AS MANY as 350 people have died while trying to cross the railway track in the Pune Railway Division between January and December 2016, officials said. Although the railway officials have carried out several campaigns and awareness drives to make sure that those staying in the vicinity of the railway tracks use foot-over bridges (FoB) to cross the tracks instead of risking their lives, people are often seen not following the rules.
However, on the brighter side, the annual run over death number has come down by a 100 as the same number for 2015 was 450, railway officials said. According to the officials, the accidental deaths on tracks saw a steady rise since 2009 when 221 individuals lost their lives. In the next year (2010), the number went up to 267 and then touching 299 the next year. In 2012, it rose by a leap to 350. It continued to swell until it reached 450 in 2015.
“Most of the accidental deaths take place in three places— Pimpri, Chinchwad and Akurdi. Slums are located near the railway tracks in these places. Instead of using the over-bridge, people often cross the tracks to reach the market that are usually located on the other side of the tracks. Often youngsters,who cross the railway lines carelessly with earphones plugged in, end up under the train,” a senior official with the Pune Division of Indian Railway said.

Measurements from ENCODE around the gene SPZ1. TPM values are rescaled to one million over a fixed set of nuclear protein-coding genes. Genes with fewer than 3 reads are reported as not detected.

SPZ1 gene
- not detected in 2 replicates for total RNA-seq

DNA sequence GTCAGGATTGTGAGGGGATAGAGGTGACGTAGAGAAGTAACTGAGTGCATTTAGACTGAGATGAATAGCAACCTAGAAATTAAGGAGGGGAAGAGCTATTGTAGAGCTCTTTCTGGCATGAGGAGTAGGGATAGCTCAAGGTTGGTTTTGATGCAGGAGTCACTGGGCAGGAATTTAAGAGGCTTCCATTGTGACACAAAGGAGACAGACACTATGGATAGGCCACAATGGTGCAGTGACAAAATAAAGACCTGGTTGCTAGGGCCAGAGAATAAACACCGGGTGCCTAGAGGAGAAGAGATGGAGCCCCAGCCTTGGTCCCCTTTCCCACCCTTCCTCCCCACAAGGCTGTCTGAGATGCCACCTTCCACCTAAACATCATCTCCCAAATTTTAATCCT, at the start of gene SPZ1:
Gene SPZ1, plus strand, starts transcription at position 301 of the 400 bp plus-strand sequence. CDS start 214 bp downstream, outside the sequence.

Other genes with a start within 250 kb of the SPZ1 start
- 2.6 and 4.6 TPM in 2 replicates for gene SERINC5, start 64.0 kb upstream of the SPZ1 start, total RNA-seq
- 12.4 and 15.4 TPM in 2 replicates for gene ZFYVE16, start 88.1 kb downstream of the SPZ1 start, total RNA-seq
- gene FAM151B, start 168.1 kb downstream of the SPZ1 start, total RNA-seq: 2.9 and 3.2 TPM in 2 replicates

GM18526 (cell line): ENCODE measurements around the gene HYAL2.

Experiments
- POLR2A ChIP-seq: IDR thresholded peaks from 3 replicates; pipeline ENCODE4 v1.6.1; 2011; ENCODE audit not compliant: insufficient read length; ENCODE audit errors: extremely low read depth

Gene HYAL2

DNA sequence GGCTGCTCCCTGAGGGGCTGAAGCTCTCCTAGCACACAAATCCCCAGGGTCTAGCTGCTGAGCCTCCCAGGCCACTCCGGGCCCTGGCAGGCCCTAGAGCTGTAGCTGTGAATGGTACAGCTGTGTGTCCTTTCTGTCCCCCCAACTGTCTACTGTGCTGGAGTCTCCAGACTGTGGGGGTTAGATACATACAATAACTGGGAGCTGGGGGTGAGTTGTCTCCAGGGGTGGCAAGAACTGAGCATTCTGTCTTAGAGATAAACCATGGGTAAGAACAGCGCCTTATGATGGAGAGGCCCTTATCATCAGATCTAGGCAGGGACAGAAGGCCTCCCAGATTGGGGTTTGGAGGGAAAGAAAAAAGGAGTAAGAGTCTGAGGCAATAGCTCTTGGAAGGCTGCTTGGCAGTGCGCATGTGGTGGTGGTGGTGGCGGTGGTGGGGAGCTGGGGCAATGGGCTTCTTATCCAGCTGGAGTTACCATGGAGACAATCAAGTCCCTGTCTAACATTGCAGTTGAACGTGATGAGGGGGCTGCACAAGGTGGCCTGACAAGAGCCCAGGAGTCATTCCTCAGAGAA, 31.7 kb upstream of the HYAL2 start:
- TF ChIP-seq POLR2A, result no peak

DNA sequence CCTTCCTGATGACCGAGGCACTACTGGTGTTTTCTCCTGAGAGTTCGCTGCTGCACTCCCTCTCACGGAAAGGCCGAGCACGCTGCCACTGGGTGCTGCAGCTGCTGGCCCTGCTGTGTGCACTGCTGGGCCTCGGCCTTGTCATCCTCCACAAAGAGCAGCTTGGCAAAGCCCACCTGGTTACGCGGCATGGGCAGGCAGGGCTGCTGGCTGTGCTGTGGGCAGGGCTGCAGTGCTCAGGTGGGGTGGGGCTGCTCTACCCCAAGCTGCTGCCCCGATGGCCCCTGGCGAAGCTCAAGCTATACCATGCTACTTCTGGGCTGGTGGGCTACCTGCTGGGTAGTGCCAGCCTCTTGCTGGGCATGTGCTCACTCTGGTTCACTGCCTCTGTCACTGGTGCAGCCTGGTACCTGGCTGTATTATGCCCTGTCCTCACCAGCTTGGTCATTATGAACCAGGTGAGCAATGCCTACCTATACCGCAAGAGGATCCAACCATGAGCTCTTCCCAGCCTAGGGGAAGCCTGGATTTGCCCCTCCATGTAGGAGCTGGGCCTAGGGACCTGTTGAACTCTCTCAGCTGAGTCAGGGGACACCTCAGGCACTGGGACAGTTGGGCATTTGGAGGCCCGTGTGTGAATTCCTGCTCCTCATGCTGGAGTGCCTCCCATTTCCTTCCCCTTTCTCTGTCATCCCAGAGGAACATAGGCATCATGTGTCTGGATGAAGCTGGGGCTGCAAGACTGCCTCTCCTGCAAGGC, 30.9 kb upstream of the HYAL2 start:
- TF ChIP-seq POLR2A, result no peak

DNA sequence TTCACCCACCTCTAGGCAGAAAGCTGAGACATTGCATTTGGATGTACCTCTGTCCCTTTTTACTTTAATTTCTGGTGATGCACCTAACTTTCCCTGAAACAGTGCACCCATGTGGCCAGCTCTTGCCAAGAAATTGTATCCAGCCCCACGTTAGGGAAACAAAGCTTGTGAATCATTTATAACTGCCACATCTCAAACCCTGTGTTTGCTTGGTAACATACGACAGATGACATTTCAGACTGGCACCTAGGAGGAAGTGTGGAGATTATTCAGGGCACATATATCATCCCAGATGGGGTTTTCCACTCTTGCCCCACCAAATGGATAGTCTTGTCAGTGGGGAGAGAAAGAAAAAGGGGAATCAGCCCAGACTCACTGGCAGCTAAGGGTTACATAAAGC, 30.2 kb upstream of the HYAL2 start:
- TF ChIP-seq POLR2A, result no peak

They also said that most of these victims are trespassers, who died while trying to take a short-cut, the remaining 50 per cent committed suicide. According to officials, besides running awareness campaigns to avoid runovers, they also catch and penalise the offenders who try to cross the track illegally. “Every year, about 5,000 to 6,000 people are caught and produced in a judicial magistrate’s court,” said the official.
Harsha Shah of Railway Pravasi Group said that while there is no way to stop those who want to commit suicide,trespassing can be checked by way of imposing heavy penalty,as high as Rs 10,000 and a year’s imprisonment. “The present penalty is very less hence, people are not afraid of being caught crossing the tracks,” said Shah.